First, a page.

Online shopping and mail-order sources: Research catalogs and websites to expand your choices and buying power. Shopping online or by phone does offer a convenience but be assured of product quality and availability. Be certain that the company you are dealing with is reputable and not a scam. Also, are handling, shipping taxes, and other costs added to the purchase price? If so, is it now such a bargain? Buying local does make accessibility more convenient and much simpler.

Check alternate resources: As you follow through in the shopping process, look beyond stores and catalogs for bargains and good deals. Be reminded that arboretums, botanical centers, and school programs often have plant sales and may have exactly what you need. Also, keep an open line of communication with your neighbors and friends who may have extra annuals and perennials that they will share. Furthermore, cities and municipalities may offer free mulch and compost throughout the year, and construction and demolition sites may be sources of bricks and stones. By being very aware of your surroundings and what is going on in your communities, you will be one of the first to know about such opportunities.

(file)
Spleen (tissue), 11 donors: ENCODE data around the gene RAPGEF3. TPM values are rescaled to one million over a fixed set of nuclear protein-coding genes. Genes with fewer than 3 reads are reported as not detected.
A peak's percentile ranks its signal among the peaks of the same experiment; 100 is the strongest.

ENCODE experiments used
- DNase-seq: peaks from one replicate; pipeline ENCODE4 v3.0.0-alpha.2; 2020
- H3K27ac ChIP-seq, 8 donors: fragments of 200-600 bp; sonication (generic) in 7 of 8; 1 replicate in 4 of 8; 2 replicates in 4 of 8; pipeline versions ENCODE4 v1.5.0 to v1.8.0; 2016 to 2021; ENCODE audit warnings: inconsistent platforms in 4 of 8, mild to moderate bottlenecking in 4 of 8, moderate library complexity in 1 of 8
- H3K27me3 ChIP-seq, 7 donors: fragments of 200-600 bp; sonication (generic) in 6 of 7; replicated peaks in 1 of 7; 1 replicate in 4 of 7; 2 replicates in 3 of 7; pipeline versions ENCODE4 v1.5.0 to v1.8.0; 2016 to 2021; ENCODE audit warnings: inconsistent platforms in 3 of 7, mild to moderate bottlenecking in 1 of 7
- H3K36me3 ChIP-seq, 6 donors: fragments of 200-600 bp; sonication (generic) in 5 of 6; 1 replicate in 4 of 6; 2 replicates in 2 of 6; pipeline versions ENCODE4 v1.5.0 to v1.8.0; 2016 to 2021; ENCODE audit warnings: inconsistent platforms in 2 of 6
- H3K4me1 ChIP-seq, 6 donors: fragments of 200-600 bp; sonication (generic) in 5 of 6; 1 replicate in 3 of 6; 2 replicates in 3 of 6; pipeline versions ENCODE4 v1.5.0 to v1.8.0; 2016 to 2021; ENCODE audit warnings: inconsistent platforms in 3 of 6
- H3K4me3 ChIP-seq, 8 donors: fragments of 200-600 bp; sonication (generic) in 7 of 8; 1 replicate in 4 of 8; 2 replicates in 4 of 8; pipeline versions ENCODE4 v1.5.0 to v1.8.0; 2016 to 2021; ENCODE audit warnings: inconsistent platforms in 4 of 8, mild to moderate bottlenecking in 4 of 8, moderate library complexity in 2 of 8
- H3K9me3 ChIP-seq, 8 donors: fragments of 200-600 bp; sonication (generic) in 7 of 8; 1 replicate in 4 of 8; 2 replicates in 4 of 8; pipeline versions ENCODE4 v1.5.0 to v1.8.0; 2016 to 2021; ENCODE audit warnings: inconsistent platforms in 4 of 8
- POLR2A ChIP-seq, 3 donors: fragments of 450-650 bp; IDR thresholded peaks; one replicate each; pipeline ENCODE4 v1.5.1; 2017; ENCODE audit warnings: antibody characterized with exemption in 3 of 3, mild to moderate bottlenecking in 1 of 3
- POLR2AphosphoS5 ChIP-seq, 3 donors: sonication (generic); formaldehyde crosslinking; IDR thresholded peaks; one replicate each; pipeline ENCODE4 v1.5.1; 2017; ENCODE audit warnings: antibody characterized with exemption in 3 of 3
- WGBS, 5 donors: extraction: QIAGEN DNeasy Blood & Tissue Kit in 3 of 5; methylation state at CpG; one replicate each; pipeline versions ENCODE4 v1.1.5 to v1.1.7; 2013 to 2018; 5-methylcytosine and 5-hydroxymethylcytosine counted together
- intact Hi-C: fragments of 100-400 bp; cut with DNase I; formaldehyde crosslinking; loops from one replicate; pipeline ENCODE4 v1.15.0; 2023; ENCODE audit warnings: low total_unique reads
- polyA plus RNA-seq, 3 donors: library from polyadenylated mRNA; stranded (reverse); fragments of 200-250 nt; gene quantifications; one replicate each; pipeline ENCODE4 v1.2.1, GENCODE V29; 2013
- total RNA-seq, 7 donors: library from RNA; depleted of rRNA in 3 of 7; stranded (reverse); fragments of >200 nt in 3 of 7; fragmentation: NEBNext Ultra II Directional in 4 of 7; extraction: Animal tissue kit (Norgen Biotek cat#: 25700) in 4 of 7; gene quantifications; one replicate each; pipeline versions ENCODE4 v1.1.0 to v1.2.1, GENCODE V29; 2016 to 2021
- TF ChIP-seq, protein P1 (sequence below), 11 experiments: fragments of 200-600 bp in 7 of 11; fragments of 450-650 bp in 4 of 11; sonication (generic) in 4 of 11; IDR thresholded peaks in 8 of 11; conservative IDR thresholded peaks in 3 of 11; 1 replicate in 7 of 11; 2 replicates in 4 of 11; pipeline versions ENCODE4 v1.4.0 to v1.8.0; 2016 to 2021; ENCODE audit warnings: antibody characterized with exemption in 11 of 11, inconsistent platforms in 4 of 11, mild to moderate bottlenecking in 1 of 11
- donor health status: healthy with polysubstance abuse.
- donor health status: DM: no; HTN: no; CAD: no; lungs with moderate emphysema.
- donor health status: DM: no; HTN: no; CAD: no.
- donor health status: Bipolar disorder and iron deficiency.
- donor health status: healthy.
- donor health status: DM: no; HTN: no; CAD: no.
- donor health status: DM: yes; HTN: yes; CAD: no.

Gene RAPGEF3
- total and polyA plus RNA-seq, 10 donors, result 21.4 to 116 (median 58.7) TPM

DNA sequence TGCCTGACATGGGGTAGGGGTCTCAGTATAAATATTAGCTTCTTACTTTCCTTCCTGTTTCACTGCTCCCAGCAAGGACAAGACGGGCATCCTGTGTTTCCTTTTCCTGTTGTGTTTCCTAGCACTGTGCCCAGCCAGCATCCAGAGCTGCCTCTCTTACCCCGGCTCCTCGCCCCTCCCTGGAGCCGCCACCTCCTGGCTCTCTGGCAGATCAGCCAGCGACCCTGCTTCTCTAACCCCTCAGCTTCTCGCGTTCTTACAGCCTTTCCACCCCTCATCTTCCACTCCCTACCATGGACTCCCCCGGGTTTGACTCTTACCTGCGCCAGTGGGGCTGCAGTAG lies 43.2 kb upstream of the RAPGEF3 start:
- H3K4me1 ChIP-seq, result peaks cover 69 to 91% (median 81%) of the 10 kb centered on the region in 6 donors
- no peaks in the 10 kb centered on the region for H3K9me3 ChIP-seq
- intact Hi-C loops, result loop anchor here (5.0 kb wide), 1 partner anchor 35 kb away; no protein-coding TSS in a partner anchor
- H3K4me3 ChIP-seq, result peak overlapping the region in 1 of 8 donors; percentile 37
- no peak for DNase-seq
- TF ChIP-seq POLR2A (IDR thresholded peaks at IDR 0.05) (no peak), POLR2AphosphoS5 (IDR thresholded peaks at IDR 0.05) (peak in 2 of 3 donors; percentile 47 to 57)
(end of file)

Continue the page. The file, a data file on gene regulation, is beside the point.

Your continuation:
Adapt sharing opportunities: Through friends and neighbors, you can share equipment and tools. Also, this becomes another way to be sociable and neighborly. If you are planning on renting a tiller, chipper, tractor, trencher or other piece of equipment, always plan in a manner that will provide best investment and wise use. Check with your friends and neighbors for the possibility of renting and sharing costs to complete all projects in a certain time frame.